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In the Philippines, Blinken vows to strengthen military ties

Aug. 6, 2022 Updated Sat., Aug. 6, 2022 at 9:05 p.m.

FILE -- American troops after the closing ceremony for joint U.S.-Philippines war exercises at Camp Aguinaldo in Quezon City, Philippines, April 8, 2022. Against a backdrop of rising regional tensions with China, the U.S. secretary of state reaffirmed Washington's commitment to defending Manila. (Ezra Acayan/The New York Times)  (EZRA ACAYAN)
FILE -- American troops after the closing ceremony for joint U.S.-Philippines war exercises at Camp Aguinaldo in Quezon City, Philippines, April 8, 2022. Against a backdrop of rising regional tensions with China, the U.S. secretary of state reaffirmed Washington's commitment to defending Manila. (Ezra Acayan/The New York Times) (EZRA ACAYAN)
By Edward Wong New York Times

MANILA, Philippines – Philippines President Ferdinand Marcos Jr. and U.S. Secretary of State Antony Blinken on Saturday said that their nations were committed to strengthening their military alliance and that their governments would need to deal with rising tensions in Asia, including those involving China and Taiwan.

Marcos said at the start of a meeting with Blinken in the presidential palace that House Speaker Nancy Pelosi’s visit to Taiwan had not, in his opinion, intensified those tensions; rather, it “demonstrated how the intensity of the conflict has been at that level for a good while now, but we sort of got used to the idea and then put it aside.”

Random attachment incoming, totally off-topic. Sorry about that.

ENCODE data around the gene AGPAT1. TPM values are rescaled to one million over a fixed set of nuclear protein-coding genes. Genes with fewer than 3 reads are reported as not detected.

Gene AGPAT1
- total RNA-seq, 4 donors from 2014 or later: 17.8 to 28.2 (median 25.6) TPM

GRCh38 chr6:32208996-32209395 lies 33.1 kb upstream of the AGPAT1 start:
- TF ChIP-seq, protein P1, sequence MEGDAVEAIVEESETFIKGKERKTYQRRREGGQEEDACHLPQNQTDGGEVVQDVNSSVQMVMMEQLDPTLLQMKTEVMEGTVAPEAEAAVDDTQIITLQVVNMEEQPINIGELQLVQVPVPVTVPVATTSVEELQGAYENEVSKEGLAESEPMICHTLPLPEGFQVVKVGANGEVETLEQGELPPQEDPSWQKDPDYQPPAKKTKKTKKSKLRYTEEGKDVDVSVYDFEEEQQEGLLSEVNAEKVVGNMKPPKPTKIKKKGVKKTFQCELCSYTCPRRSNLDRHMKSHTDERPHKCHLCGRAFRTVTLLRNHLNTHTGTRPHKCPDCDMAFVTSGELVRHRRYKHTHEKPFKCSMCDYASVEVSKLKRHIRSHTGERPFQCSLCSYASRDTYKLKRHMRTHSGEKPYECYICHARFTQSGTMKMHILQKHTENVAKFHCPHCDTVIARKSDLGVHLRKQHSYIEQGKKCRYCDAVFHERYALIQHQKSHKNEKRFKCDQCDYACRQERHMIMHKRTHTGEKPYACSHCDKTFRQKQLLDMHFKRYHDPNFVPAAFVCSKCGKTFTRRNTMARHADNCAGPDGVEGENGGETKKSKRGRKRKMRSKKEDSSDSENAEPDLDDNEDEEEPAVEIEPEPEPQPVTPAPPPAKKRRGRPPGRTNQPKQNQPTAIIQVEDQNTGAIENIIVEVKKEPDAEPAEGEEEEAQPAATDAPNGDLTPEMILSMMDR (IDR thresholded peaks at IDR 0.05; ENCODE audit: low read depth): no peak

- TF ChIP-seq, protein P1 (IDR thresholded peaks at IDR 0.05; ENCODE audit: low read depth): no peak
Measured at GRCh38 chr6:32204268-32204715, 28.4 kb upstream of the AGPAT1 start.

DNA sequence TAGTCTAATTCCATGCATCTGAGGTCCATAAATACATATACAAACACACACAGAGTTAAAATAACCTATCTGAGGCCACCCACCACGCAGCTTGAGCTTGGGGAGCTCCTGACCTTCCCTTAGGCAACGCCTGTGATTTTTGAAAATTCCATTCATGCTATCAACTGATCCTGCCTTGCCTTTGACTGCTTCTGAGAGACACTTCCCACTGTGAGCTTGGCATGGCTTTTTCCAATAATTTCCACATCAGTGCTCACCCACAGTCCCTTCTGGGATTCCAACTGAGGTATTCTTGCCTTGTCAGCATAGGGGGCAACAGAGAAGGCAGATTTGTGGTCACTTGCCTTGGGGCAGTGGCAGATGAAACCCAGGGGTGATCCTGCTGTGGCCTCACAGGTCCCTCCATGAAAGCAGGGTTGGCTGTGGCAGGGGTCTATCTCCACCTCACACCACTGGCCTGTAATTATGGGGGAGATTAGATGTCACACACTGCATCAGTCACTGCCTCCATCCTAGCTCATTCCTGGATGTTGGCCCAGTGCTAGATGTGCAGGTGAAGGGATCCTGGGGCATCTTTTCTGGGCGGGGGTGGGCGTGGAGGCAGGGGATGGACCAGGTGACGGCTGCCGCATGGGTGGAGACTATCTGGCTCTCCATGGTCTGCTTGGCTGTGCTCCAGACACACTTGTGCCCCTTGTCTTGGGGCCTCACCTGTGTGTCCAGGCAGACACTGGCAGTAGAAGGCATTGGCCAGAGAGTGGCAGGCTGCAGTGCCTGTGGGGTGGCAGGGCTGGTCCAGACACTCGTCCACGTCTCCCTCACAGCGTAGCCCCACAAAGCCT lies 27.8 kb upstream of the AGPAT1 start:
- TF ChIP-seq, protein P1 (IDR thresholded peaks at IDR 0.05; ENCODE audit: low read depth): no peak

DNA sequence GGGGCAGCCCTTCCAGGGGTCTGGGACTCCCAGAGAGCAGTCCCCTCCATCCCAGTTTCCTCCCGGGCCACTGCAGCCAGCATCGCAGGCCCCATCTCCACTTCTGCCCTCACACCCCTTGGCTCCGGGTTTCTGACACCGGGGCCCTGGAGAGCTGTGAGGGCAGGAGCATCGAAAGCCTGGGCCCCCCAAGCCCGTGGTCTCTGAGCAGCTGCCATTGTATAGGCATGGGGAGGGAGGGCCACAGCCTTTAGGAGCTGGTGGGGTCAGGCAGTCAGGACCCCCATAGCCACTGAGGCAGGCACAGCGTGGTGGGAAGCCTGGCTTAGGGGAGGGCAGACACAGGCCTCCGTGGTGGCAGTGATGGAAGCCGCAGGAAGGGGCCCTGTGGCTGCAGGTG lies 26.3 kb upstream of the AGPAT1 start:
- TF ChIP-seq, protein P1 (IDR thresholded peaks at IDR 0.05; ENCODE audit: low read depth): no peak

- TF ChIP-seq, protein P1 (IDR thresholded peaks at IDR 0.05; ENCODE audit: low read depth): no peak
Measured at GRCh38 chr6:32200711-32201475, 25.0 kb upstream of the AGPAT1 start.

Marcos’ comment came as China continued to hold military exercises in the waters near Taiwan, two days after it fired 11 ballistic missiles into the same area, five of them landing in waters that are part of Japan’s exclusive economic zone.

The United States, Japan and other nations have issued statements denouncing China’s actions and calling for de-escalation. The words by Marcos also supported the assertion by Blinken and other American officials that Pelosi’s visit was consistent with U.S. policy on Taiwan, not a shifting of the status quo.

Marcos also spoke of building on the mutual defense arrangement between the United States and the Philippines. The two countries are treaty allies, and the U.S. military has long maintained a presence in the Philippines. American officials have been discussing possible greater access to military bases in the country, doing more exercises between the two militaries and making their defense systems more interoperable – part of Washington’s Indo-Pacific strategy aimed at increasing cooperation with allies and partners to counterbalance China.

Marcos talked about the need “to evolve that relationship in the face of all the changes that we have been seeing,” adding that “the Mutual Defense Treaty is in constant evolution.”

Blinken agreed. “The alliance is strong,” he said, “and, I believe, can grow even stronger.”

Marcos was sworn in at the end of June after being elected the 17th president of the Philippines in a landslide victory.

He is the son and namesake of a former dictator who fled to Hawaii with his family in 1986 after a peaceful uprising by citizens furious at the father’s brazen corruption.

The elder Marcos died in Hawaii in 1989.

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